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Wednesday, 12 May 1965

Senator GORTON (Victoria) (Minister for Works) . - I move-

That the Bill be now read a second time.

This Bill stems from proposals made to the Government last year by the Australian Council of Trade Unions. They related to the sanctions provisions contained in sections 109 and 111 of the Conciliation and Arbitration Act. Sections 109 and 111 enable the Commonwealth Industrial Court to enjoin breaches of awards or order compliance with awards and to deal with contempt of its orders. As is the custom, in relation to matters of this sort the views of the national employers organisations have also been carefully considered.

To start with I think I should set before the Senate a number of propositions which are relevant to the Bill. First, sanctions in one form or another are an essential part of our arbitration system. The Government has no intention of removing them. Secondly, proceedings before the Commonwealth Industrial Court under sections 109 and 111 should be used only as a last resort. Thirdly, in its positive approach to industrial relations the Government wishes to encourage responsible discussions between the parties when claims are made and wants to encourage the parties to take full advantage of the conciliation machinery provided in the Conciliation and Arbitration Act.

It is necessary that we keep the sanctions provisions of our legislation in perspective. In fact, they have a minor place, if an inevitable and necessary one. Let me demonstrate this. Over the last 15 years the average time lost by every wage and salary earner in Australia has been just under 21/2 hours a year. Of course, there have been fluctuations. Last year, the figures showed a worse record than the previous seven years. Of course, the record in some industries is well above the average of industry at large. The stevedoring industry is a notoriously bad example of an atypical performance.

The following sets of figures covering the last 15 years illustrate the extent to which the sanctions provisions have been used. The number of strikes per annum has averaged 1,248 and the number of applications under section 109 and its predecessor section 29 have averaged 26. To carry the illustration still further, the number of orders made absolute on applications under the sections I have mentioned has averaged 14. Now it is difficult to argue from these figures that there has been an excessive resort to sanctions. The figures relating to sanctions are, of course, confined to proceedings unders our Act whereas the loss of man hours and strike figures relate to all jurisdictions, Commonwealth and State. Even when account is taken of this, the point still stands.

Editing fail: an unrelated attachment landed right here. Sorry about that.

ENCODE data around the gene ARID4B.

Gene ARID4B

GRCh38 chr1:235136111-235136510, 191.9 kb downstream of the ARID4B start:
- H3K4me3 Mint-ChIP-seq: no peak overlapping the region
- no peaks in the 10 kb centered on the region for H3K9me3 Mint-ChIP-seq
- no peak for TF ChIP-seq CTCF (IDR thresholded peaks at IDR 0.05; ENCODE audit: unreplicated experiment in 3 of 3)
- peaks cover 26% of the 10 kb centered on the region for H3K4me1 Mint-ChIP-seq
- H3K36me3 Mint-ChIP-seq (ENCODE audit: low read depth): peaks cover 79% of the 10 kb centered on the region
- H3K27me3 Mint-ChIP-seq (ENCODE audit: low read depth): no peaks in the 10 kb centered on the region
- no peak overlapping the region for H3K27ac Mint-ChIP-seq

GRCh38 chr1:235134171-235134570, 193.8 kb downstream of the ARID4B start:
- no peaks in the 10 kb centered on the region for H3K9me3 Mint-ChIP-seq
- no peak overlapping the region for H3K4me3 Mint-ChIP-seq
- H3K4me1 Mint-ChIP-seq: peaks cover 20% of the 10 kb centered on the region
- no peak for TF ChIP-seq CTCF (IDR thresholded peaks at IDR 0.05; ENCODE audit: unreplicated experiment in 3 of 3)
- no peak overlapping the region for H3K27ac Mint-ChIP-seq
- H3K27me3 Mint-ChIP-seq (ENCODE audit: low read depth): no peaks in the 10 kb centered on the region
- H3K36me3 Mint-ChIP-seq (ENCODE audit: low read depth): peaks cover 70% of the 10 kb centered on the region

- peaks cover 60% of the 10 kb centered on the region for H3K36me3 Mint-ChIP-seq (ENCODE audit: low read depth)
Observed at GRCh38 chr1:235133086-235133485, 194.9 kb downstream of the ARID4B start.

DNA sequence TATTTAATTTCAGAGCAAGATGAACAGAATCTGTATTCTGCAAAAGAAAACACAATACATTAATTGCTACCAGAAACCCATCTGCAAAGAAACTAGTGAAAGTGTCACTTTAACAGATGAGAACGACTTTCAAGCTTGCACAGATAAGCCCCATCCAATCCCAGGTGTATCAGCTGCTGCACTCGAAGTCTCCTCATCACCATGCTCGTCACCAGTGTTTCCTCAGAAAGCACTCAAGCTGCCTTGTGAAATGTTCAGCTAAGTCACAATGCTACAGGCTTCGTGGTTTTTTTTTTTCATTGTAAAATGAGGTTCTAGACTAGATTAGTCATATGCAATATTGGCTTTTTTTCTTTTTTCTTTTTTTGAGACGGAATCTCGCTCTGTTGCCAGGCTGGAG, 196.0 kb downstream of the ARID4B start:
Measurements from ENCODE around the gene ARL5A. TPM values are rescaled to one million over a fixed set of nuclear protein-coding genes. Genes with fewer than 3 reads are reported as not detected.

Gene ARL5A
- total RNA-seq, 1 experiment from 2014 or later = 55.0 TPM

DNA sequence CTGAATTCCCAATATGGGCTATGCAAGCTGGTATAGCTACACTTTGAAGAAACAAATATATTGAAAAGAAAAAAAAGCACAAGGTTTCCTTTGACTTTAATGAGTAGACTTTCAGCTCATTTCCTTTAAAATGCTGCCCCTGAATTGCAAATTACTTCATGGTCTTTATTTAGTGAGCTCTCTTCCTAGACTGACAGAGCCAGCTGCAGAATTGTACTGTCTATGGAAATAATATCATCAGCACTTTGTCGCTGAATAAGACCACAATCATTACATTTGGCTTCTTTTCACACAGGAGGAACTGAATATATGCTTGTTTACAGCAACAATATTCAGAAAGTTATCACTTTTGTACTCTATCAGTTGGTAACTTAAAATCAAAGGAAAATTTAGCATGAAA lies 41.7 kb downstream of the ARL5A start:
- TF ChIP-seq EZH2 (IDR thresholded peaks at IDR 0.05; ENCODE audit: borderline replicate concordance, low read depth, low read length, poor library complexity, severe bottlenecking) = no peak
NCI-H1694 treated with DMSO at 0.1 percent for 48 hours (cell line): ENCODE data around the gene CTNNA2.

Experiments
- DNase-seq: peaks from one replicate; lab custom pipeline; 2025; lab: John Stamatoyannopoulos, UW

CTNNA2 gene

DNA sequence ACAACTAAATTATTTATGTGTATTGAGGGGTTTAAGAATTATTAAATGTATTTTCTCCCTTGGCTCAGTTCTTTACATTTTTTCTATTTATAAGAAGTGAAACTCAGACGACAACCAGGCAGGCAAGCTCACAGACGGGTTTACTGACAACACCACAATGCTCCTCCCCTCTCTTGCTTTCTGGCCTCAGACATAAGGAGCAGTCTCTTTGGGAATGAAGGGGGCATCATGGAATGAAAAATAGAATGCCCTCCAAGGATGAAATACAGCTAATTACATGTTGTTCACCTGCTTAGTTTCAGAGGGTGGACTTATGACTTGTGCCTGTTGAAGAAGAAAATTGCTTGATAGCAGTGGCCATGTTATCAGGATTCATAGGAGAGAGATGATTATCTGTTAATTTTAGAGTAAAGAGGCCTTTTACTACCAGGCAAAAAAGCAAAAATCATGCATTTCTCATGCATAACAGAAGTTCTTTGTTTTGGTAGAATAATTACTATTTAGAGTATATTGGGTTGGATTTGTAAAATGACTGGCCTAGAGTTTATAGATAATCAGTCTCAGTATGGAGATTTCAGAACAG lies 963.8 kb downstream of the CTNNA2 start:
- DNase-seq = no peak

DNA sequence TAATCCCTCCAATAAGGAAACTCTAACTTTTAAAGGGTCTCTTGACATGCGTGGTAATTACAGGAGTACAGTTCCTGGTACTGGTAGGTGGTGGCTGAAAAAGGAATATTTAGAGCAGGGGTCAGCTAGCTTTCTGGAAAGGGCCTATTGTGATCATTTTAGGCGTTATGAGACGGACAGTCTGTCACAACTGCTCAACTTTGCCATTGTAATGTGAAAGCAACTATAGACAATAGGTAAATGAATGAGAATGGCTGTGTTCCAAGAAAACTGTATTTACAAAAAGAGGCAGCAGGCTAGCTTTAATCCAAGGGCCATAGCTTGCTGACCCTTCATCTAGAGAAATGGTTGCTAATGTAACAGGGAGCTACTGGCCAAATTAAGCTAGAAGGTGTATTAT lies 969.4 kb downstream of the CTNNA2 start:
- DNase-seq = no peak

There is no argument that the unions have the right to try to improve the wages and conditions of employment of their members. Accepting this, there must be a limit to the kind of industrial action a sophisticated community like ours can be expected to tolerate. This is particularly so where there is highly developed machinery for determining wages and conditions of employment. In some cases real grievances exist. Most cases which have led ultimately to resort to the sanctions provisions have involved claims for more than the award provided. There have been cases where advantage has been taken of the shortage of labour to make irresponsible and excessive demands. In other cases industrial issues have been the cloak for the promotion of dubious political objectives.

It is not surprising that, faced with some situations, employers have felt obliged to resort to the sanctions provisions. We often hear the argument that the mere resort to the sanctions provisions, let alone their existence, contributes to industrial unrest. This is the type of propaganda which seeks to confuse the symptom with the illness. What is necessary is that an attempt should be made to cure the illness. It may well be that in some industrial disputes individual employers may have failed to show the wisdom of Solomon. But honorable senators would probably concede that even Solomon would have not sustained his reputation if he had had to deal with the thorny problems which arise in the field of industrial relations.

As a Government, faced with the responsibility of protecting the community's interest, our problem has been to seek a solution which will encourage responsible discussions when claims are made and, as necessary, resort to the conciliation machinery provided for by the Conciliation and Arbitration Act. If this occurs the risks of work stoppages will, of course, be reduced and consequently the need for resort to sanctions will diminish.